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Forum topic by Loren posted 04-09-2011 07:56 PM 10537 views 0 times favorited 17 replies Add to Favorites Watch
View Loren's profile


8159 posts in 3067 days

04-09-2011 07:56 PM

Topic tags/keywords: elu tgs 172 flip saw

I’ve been curious about this type of saw for several years. If they were
ever imported to the USA, it must have been in small numbers. In Europe,
the design is apparently common.

What’s cool about this table saw is it has an induction motor, not a screaming
brush-type motor. The other thing that’s cool is the way it flips and becomes
a miter saw.

Neither the table saw nor the miter saw are impressive by today’s standards
in terms of features. The miter saw only has reliable detents at 90 and at 45
on each side and the compound miter must be adjusted by loosening a bolt
in an awkward position.

The change from table saw to miter saw is quick at least. The guards and
riving knife are missing. Kinda scary. Quality of cuts is quite good. It’s a well-engineered
and made tool. I didn’t pay much for it, and I wouldn’t pay a lot for a
gimmicky tool like in this condition. Flip-over saws are still sold in Europe and seem
improved in terms of saw features in each position.

The model is Elu TGS 172.

17 replies so far

View NBeener's profile


4808 posts in 2593 days

#1 posted 04-09-2011 08:04 PM

I’ve only ever seen video clips of these.

The Swiss Army Knife of table saws.

Verrrrrry cool !

Have you found the frother, yet—the thing that makes foam at the top of the Cafe Latte ? I’m fairly sure it’s there …. ;-)

-- -- Neil

View ScottN's profile


261 posts in 2099 days

#2 posted 04-09-2011 08:55 PM

Thats pretty cool…thanks for sharing.

-- New Auburn,WI

View saddletramp's profile


999 posts in 2058 days

#3 posted 04-09-2011 08:59 PM

Where ’s the scissors, the toothpick? LOL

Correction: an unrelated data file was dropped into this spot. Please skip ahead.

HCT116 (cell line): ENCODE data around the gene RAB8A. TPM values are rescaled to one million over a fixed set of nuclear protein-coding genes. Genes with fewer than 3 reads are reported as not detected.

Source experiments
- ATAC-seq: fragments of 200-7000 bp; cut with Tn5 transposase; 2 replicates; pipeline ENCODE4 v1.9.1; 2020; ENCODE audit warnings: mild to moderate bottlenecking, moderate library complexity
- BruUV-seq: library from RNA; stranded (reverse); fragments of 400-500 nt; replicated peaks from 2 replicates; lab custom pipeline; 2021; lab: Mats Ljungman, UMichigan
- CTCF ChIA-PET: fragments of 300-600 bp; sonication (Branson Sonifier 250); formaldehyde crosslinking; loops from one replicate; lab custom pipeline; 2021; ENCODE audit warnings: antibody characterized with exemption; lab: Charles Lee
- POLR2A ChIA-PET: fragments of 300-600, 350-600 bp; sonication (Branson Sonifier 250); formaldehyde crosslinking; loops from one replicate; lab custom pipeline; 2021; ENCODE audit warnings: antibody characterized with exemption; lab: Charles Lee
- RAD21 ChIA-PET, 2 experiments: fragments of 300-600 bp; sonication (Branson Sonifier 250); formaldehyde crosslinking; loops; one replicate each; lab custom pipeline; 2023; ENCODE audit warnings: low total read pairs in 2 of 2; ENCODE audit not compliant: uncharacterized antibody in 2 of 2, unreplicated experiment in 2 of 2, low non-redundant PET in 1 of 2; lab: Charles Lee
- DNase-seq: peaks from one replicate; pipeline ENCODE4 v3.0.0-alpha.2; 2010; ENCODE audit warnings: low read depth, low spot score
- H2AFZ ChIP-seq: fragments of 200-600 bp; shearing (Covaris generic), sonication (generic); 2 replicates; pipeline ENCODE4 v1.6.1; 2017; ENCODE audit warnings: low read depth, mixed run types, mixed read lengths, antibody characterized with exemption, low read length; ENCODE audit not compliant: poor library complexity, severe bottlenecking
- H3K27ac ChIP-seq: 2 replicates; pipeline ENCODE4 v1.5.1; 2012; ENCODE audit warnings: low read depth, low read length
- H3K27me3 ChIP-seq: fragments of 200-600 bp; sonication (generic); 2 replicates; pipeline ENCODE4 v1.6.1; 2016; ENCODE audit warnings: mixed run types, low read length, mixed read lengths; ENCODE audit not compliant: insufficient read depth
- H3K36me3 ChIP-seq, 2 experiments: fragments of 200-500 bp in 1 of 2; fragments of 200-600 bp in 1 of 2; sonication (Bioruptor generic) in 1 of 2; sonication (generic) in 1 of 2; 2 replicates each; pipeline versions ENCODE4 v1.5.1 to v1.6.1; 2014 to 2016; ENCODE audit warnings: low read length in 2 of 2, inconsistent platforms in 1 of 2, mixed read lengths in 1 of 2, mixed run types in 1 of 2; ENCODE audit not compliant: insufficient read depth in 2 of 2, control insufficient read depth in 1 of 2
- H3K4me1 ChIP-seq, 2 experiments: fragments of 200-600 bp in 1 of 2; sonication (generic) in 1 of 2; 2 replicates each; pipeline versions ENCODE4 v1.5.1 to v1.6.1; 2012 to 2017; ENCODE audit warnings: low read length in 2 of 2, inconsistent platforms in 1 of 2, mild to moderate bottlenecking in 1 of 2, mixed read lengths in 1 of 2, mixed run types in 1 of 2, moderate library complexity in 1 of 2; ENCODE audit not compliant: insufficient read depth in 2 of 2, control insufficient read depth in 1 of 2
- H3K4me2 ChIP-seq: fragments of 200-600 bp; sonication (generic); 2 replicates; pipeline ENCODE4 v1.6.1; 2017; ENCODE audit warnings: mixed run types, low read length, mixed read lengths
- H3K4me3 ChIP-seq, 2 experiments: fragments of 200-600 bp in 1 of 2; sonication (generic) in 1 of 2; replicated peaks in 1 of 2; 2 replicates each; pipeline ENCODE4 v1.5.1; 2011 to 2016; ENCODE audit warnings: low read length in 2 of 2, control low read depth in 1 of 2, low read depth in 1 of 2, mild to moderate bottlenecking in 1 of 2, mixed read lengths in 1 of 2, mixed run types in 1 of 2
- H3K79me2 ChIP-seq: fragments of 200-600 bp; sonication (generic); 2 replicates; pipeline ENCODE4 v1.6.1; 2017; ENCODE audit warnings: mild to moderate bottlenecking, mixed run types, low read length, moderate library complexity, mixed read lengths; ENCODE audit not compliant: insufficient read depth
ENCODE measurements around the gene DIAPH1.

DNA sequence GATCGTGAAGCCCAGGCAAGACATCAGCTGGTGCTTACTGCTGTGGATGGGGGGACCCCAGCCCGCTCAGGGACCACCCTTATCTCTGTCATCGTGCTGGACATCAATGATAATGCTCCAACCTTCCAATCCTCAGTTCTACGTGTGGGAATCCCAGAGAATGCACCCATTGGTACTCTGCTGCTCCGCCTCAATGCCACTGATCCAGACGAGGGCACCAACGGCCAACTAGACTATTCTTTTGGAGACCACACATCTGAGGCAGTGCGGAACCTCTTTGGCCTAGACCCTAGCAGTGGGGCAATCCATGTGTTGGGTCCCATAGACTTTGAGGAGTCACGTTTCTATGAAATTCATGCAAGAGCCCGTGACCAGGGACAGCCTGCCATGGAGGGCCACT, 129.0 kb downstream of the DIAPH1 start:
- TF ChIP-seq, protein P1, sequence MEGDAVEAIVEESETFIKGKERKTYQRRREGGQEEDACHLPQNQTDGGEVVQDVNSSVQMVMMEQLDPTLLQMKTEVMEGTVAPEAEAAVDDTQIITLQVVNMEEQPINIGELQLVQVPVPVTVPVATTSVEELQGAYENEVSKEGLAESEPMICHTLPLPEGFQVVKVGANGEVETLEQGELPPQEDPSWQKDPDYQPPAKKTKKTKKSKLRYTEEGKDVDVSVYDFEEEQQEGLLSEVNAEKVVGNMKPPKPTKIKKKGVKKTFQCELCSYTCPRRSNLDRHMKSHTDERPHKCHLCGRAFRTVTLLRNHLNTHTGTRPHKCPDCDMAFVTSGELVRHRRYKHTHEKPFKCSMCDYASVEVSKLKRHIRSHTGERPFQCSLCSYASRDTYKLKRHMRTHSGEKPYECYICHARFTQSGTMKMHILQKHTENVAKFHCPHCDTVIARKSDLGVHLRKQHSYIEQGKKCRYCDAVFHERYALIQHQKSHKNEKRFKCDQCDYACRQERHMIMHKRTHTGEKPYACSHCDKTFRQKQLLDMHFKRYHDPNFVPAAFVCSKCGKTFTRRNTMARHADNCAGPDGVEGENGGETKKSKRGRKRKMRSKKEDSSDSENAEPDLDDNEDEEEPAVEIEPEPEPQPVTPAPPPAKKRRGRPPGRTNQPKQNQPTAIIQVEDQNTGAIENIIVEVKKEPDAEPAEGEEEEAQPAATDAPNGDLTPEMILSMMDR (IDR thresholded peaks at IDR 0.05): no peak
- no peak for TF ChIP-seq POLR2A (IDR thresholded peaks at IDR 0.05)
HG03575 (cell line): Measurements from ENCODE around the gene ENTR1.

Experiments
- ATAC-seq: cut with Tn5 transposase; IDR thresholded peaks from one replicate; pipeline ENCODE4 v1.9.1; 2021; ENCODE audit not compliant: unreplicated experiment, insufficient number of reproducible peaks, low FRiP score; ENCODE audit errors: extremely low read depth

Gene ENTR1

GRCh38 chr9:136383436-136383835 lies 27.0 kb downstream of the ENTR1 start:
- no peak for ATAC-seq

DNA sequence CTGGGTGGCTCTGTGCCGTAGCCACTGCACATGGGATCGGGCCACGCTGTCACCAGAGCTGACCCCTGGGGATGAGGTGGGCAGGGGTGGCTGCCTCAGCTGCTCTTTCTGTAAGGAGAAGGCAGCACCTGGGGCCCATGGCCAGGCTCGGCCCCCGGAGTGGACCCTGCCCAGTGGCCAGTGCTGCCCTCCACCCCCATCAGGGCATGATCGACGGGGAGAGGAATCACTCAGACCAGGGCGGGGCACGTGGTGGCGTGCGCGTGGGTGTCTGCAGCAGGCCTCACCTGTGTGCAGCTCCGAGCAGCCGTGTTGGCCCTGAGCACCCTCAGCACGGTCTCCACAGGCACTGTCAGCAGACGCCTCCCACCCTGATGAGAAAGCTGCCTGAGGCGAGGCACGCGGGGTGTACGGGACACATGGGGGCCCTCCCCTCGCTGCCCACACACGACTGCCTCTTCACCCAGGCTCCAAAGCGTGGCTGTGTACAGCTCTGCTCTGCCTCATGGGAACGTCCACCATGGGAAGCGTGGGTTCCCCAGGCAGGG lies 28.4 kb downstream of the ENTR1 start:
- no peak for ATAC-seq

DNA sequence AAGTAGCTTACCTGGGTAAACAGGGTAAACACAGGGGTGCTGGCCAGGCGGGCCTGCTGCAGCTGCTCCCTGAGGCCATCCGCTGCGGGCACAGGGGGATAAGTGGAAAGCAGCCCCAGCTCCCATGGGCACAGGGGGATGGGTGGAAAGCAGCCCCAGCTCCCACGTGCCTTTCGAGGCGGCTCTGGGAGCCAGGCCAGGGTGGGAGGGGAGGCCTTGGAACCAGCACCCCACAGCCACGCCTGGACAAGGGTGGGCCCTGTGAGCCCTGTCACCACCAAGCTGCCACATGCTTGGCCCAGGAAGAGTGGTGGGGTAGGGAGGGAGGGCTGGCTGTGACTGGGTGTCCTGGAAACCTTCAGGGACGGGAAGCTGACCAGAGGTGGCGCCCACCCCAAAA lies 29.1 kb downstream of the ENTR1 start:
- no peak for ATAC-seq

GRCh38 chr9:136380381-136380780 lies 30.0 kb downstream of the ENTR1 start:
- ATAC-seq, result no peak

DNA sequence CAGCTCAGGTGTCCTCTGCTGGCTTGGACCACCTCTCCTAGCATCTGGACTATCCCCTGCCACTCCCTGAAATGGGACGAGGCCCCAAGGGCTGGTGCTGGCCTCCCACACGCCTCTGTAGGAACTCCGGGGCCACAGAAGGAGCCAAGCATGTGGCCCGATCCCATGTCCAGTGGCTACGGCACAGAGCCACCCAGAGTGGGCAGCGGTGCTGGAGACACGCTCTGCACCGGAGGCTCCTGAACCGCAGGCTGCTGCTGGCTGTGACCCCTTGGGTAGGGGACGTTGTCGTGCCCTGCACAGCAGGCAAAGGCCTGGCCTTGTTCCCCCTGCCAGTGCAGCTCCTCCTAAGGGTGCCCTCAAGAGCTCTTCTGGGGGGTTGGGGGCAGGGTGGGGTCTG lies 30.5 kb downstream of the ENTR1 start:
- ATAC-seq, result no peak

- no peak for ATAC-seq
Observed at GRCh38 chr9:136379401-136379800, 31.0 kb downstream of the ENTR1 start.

Quite an interesting concept for a job site saw at least. Let us know how it works out.

-- ♫♪♪♫♫ Saddletramp, saddletramp, I'm as free as the breeze and I ride where I please, saddletramp ♪♪♪♫♪ ...... Bob W....NW Michigan (Traverse City area)

View drewnahant's profile


222 posts in 2508 days

#4 posted 04-09-2011 09:05 PM

Have you seen the bosch version of this? I dont think it is availabel in North America, but it is a very interresting saw. Instead of flipping it, they just took a miter saw, and instead of having a cover over the top half of the blade, they put a small table on it, and you put the hollow fence over the blade when you want to cover it. Here's the link

View Loren's profile


8159 posts in 3067 days

#5 posted 04-09-2011 09:24 PM

Yeah, I’ve seen those saws with the little table saw on top.

Anybody who does installations and runs trim finds out pretty soon
that being able to rip little parts and make tapers on site is a
hassle if you don’t have some sort of rip saw that lets you push
the work into the cutter.

I’m getting rid of my universal-motor jobsite saw now. I expect
I’ll mostly use this Elu as a table saw. They had accessories for it,
even a sliding table. I may concoct one myself from parts I have
on hand.

View Manitario's profile


2393 posts in 2302 days

#6 posted 04-09-2011 09:32 PM

One of the chain hardware stores in Canada sold something like this for a few years but it wasn’t very popular and is now discontinued.

-- Sometimes the creative process requires foul language. -- Charles Neil

View Napoleon's profile


788 posts in 2228 days

#7 posted 04-09-2011 09:44 PM

I had a saw like this made from Dewalt. It was not a big hit for me. The engine was way to weak to do any good and the “land” is only suportet in one end so it can cut anything straight. It was not a cheap mashine,it costed 1000dollars when i bought it so i have expexted a much better saw.

So i sold it after some time and got something better :)

-- Boatbuilder&blacksmith

View devann's profile


2199 posts in 2112 days

#8 posted 04-09-2011 10:52 PM

Is it a 220v ?

-- Darrell, making more sawdust than I know what to do with

View Loren's profile


8159 posts in 3067 days

#9 posted 04-09-2011 11:24 PM

No. This one is 115 volts. Made in 1981. The tool is in rough shape,
but the weird thing is the wiring is perfect – no cracking of strain relievers
even. Must have been kept in the dark for a long time or something.

I’ll have to look through my old Fine Woodworking mags and see if
I can find any ads for these. You don’t get the ads on the discs they
sell these days, just the articles and not all of them.